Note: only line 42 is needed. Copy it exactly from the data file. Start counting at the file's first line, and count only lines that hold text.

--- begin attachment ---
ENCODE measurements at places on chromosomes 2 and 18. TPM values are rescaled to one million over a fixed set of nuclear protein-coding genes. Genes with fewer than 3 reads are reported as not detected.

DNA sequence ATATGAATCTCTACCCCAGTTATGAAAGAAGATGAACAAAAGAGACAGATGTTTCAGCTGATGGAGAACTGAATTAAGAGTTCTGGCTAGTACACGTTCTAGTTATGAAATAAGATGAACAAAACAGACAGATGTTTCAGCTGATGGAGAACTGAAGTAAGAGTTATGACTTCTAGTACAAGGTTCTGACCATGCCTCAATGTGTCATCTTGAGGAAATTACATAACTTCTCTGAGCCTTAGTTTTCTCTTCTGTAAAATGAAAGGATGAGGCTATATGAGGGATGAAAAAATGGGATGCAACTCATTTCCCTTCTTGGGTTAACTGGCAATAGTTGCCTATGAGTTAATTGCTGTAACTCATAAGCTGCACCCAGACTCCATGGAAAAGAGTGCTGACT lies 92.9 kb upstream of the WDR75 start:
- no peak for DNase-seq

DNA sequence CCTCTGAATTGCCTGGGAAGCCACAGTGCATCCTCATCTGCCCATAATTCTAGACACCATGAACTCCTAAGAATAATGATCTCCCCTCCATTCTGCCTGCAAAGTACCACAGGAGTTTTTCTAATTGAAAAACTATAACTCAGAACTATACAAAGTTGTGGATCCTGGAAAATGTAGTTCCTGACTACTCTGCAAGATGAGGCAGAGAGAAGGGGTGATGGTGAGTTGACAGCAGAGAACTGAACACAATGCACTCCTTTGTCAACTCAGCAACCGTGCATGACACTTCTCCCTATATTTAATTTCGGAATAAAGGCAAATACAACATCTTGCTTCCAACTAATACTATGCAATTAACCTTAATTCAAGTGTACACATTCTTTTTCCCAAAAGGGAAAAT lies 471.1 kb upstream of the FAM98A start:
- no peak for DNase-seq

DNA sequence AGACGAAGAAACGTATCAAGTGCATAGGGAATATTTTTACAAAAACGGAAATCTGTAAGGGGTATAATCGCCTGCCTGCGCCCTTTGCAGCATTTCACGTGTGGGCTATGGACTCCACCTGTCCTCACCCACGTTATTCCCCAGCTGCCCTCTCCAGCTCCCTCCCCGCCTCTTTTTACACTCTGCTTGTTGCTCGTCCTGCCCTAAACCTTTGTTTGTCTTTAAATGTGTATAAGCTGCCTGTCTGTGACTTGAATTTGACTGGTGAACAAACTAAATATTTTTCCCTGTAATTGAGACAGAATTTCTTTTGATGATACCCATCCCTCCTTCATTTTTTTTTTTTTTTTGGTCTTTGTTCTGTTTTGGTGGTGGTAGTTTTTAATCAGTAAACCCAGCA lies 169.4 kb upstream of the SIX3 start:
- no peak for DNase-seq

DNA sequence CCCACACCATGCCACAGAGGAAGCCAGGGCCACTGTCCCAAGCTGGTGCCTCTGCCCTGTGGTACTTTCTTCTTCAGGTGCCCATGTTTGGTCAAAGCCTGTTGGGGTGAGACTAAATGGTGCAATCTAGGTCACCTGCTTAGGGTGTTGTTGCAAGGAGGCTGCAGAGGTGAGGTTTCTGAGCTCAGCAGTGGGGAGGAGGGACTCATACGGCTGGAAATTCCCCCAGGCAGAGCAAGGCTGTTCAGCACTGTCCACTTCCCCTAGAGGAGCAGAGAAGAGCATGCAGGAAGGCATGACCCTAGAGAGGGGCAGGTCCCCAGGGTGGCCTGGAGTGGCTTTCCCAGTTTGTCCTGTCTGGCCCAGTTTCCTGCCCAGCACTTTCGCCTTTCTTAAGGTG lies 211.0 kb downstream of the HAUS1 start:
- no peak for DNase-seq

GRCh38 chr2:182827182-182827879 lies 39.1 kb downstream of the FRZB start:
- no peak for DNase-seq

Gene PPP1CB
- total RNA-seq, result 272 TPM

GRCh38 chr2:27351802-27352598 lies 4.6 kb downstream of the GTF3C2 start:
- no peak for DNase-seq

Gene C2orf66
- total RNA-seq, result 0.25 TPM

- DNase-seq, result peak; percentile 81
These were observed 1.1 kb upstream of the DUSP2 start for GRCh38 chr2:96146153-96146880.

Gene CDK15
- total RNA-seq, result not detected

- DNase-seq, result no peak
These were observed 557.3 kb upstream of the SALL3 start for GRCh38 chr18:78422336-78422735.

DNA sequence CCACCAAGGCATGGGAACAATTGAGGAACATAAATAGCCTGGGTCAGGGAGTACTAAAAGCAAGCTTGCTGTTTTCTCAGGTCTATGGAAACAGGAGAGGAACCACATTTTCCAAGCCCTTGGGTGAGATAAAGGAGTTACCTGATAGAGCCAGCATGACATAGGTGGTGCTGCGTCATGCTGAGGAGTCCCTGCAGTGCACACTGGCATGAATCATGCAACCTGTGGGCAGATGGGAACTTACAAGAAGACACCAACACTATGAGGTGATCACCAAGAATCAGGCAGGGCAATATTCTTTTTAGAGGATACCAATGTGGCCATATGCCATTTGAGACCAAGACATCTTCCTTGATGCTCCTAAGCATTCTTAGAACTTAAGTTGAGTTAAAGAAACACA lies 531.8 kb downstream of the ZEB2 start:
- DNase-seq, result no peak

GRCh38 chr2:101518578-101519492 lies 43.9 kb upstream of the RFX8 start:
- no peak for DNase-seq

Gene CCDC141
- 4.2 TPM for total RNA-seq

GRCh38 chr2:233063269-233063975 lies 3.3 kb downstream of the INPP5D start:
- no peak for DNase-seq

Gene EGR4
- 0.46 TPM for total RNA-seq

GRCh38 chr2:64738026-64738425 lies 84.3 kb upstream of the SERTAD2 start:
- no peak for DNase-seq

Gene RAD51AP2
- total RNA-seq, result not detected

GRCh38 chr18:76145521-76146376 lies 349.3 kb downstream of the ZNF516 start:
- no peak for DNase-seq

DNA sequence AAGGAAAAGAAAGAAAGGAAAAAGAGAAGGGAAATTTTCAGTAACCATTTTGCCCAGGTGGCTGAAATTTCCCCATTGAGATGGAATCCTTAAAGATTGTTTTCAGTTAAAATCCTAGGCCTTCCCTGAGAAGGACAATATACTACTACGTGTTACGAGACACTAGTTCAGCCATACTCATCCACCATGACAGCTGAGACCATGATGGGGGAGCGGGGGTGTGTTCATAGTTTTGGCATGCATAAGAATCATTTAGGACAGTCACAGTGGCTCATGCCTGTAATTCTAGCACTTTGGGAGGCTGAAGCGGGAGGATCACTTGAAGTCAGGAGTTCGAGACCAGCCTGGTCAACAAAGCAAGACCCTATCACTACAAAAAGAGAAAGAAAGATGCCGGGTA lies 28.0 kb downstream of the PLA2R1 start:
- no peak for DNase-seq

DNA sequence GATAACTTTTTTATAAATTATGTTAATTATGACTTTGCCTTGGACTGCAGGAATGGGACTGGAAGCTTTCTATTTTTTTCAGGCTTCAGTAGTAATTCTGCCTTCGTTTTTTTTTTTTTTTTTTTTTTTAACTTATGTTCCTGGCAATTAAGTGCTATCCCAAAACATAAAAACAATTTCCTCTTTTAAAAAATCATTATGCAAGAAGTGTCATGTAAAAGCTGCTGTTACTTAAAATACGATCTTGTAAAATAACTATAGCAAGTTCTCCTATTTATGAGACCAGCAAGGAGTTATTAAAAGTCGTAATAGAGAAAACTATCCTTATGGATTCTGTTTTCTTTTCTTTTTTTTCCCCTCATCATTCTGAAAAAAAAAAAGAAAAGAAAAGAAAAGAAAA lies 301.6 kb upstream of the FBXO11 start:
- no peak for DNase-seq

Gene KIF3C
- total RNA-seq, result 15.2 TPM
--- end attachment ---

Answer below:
DNA sequence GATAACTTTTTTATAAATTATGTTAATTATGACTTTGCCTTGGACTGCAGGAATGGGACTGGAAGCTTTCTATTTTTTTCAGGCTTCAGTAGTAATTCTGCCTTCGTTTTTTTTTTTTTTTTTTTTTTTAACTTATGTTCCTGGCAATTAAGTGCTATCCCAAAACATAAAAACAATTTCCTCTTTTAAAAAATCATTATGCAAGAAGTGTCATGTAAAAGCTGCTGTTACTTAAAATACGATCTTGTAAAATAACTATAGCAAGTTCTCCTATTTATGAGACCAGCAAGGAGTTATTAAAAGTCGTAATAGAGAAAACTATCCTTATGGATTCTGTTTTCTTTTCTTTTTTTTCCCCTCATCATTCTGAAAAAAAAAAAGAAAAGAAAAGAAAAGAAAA lies 301.6 kb upstream of the FBXO11 start: